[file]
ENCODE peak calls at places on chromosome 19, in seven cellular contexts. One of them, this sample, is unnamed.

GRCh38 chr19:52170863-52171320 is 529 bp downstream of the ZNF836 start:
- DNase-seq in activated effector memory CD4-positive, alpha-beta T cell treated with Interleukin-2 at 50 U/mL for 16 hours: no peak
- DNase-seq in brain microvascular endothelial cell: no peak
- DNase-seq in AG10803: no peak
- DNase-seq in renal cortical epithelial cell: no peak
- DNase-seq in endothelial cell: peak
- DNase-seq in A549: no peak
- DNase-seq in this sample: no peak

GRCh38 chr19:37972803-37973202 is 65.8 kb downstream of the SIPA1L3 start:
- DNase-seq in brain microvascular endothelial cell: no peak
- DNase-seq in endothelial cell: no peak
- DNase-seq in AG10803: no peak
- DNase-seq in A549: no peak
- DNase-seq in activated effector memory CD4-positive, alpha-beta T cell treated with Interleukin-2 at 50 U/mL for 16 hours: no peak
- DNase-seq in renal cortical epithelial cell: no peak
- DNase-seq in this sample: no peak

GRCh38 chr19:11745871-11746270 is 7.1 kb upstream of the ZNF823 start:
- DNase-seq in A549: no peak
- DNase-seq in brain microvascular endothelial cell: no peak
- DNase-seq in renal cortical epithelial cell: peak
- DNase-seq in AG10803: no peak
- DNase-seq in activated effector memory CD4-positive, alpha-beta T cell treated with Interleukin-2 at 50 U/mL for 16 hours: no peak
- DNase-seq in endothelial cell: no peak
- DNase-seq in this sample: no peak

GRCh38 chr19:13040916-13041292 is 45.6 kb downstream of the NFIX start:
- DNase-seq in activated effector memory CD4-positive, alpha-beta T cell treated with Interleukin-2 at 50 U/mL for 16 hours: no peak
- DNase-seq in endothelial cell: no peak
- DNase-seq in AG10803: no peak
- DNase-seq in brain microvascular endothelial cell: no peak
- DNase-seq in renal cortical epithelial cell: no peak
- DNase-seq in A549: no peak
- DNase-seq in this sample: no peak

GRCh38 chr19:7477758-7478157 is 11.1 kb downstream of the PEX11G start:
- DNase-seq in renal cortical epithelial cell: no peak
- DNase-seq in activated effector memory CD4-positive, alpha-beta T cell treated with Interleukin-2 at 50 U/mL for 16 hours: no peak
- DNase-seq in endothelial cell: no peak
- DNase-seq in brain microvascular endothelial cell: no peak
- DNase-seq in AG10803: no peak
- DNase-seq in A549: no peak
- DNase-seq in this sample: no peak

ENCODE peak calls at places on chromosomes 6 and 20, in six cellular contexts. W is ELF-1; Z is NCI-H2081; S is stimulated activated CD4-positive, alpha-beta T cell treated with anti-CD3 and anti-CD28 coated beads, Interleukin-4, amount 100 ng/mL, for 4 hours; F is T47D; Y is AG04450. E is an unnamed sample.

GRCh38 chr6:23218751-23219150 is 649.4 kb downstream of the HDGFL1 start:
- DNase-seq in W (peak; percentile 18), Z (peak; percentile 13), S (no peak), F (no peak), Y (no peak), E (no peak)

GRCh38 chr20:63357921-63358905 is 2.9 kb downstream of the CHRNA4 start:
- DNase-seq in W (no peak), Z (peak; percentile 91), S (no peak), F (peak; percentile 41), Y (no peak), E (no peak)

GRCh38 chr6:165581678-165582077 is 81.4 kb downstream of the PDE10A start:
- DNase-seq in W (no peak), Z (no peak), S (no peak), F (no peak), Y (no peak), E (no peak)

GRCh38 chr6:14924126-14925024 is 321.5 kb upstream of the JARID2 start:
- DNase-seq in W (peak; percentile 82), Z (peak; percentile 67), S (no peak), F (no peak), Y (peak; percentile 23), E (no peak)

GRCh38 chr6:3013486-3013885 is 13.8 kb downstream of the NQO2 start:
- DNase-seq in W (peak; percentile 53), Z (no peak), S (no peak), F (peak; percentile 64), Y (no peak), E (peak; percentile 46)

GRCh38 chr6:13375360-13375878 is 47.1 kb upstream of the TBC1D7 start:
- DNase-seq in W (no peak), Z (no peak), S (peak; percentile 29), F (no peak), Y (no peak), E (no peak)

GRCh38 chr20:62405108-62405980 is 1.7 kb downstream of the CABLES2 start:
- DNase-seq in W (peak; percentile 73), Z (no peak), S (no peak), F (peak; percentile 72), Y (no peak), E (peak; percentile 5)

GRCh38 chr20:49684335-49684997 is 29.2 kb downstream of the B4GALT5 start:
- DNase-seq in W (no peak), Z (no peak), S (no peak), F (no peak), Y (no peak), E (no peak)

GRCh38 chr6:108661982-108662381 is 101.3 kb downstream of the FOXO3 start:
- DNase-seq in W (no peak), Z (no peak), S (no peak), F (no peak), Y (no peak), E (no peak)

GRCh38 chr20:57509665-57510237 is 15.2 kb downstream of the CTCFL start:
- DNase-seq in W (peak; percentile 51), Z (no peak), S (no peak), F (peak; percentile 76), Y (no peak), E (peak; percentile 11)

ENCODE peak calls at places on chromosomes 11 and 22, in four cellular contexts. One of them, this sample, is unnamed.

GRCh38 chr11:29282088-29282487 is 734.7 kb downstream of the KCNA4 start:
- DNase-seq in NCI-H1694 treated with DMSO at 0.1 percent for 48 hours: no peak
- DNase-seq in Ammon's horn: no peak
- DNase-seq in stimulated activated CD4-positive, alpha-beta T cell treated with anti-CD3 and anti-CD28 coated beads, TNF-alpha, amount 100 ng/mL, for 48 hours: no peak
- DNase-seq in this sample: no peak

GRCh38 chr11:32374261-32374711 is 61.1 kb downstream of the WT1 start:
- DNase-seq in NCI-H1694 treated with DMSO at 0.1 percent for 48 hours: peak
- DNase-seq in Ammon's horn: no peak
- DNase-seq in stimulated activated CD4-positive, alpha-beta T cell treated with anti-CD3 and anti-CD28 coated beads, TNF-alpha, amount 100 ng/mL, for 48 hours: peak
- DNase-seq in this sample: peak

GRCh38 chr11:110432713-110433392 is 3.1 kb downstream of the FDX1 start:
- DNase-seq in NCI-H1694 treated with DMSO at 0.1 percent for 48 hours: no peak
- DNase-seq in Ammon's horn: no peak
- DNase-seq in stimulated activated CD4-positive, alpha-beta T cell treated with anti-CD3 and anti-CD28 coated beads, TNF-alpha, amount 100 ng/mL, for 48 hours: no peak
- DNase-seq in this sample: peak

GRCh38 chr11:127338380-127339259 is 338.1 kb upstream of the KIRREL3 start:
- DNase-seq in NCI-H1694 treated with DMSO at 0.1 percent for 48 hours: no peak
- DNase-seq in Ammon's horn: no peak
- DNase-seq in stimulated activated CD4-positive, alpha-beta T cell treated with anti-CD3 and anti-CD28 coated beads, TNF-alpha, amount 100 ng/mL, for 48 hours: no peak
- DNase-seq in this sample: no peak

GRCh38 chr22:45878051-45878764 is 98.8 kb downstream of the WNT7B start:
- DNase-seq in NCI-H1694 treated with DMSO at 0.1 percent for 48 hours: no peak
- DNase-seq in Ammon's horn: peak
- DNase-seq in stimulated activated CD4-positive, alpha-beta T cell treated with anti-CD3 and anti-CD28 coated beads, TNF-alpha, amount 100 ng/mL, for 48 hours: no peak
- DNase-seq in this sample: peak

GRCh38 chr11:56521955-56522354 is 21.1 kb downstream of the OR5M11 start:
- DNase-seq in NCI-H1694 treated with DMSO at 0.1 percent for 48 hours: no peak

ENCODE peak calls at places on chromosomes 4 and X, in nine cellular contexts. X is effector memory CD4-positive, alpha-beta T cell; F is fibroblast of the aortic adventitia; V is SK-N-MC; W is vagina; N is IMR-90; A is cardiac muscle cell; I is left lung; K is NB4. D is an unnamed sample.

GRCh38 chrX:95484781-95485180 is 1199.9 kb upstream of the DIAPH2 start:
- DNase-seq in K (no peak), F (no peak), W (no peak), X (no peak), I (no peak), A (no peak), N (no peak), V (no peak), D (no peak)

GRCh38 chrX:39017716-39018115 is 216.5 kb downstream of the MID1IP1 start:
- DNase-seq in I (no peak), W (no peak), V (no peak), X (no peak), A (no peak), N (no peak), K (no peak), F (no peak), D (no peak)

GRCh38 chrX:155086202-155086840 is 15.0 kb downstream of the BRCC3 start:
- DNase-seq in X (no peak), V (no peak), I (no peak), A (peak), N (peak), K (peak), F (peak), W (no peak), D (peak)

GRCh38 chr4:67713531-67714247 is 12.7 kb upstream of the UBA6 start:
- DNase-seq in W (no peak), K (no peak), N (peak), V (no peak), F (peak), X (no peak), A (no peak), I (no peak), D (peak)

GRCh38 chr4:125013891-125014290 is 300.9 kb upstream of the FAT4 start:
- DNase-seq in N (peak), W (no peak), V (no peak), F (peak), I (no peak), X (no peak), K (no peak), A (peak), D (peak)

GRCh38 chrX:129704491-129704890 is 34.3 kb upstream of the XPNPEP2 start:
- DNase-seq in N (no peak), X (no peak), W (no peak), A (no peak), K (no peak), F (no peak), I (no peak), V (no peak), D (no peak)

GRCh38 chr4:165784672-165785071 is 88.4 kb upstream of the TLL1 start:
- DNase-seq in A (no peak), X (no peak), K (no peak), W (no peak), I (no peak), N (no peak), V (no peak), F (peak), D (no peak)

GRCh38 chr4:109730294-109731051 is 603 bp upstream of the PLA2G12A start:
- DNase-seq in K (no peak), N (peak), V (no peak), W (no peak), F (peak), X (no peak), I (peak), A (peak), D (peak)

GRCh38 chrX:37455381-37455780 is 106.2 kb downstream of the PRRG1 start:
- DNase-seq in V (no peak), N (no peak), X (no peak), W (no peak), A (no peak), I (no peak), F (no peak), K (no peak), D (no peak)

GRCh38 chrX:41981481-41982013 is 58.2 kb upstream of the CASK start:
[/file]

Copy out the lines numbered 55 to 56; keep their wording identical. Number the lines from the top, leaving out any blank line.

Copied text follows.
GRCh38 chr20:62405108-62405980 is 1.7 kb downstream of the CABLES2 start:
- DNase-seq in W (peak; percentile 73), Z (no peak), S (no peak), F (peak; percentile 72), Y (no peak), E (peak; percentile 5)